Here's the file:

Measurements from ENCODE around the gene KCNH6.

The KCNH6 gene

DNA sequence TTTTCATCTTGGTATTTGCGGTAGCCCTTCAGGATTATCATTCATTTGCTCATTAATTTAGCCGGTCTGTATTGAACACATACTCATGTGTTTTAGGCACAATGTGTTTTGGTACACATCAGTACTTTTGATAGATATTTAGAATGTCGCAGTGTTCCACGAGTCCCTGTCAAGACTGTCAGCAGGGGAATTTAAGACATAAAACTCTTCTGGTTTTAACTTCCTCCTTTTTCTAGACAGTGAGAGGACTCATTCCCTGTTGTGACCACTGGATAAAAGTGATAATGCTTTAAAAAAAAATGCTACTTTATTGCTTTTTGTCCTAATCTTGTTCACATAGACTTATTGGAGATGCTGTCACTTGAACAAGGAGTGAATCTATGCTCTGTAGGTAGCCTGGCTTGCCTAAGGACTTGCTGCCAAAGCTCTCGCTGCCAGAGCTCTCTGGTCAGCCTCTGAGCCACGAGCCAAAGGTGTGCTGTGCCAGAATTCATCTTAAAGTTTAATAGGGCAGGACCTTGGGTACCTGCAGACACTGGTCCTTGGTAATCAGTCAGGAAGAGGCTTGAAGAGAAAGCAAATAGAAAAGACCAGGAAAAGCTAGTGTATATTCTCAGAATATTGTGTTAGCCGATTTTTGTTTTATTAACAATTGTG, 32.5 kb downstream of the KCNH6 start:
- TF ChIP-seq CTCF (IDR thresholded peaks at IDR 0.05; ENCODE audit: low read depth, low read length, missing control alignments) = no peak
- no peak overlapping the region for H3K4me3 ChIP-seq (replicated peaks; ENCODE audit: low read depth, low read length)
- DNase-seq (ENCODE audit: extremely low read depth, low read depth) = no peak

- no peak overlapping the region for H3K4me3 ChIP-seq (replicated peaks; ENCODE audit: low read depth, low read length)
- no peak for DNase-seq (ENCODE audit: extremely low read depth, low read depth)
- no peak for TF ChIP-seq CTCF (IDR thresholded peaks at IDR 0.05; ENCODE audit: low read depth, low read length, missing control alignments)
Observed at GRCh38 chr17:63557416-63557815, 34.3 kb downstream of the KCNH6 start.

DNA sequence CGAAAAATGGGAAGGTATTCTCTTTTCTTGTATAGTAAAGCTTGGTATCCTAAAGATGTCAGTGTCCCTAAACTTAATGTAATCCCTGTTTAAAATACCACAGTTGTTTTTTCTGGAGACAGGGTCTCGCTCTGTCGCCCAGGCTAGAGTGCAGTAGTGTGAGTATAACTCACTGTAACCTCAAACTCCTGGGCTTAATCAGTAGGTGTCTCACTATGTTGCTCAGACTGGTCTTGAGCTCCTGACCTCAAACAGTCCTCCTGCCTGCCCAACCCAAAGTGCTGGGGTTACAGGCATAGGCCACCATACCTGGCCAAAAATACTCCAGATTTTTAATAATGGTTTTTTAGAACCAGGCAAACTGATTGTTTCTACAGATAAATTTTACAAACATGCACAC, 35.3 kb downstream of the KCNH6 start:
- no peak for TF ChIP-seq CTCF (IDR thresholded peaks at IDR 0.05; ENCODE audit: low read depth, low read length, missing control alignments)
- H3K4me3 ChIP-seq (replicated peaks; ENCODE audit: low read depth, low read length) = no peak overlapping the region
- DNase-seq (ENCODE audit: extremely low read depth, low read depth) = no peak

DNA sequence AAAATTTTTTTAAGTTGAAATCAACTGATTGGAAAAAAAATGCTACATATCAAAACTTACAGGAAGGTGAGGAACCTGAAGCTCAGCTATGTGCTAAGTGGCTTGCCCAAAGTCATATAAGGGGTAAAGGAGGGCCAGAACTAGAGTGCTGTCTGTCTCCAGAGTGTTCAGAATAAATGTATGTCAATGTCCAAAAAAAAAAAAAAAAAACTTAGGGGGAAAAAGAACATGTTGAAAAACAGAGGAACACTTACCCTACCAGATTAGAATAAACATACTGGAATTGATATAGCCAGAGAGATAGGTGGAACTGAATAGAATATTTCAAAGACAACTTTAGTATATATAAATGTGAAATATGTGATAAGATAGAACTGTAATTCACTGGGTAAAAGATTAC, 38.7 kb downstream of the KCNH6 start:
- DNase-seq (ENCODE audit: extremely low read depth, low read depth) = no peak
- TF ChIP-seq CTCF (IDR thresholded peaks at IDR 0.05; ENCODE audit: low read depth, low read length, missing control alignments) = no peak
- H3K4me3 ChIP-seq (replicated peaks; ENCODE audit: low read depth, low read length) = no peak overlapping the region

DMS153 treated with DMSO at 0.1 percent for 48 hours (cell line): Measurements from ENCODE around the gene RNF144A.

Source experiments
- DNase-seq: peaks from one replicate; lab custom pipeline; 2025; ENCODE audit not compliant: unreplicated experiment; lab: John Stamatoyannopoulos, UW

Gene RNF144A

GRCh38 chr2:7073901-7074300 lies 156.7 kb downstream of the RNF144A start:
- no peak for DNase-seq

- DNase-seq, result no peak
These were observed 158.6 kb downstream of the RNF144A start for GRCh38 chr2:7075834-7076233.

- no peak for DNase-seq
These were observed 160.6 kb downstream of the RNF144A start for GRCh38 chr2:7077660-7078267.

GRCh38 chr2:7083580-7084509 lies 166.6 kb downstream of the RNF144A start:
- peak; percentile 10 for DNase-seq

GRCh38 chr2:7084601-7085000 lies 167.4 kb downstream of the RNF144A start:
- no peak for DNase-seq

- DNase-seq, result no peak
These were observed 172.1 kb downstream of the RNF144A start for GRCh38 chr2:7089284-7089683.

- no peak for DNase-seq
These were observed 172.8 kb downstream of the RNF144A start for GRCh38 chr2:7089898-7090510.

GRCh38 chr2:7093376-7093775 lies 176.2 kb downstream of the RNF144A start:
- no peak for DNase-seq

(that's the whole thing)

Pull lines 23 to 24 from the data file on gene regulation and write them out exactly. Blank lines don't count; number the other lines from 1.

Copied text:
GRCh38 chr2:7073901-7074300 lies 156.7 kb downstream of the RNF144A start:
- no peak for DNase-seq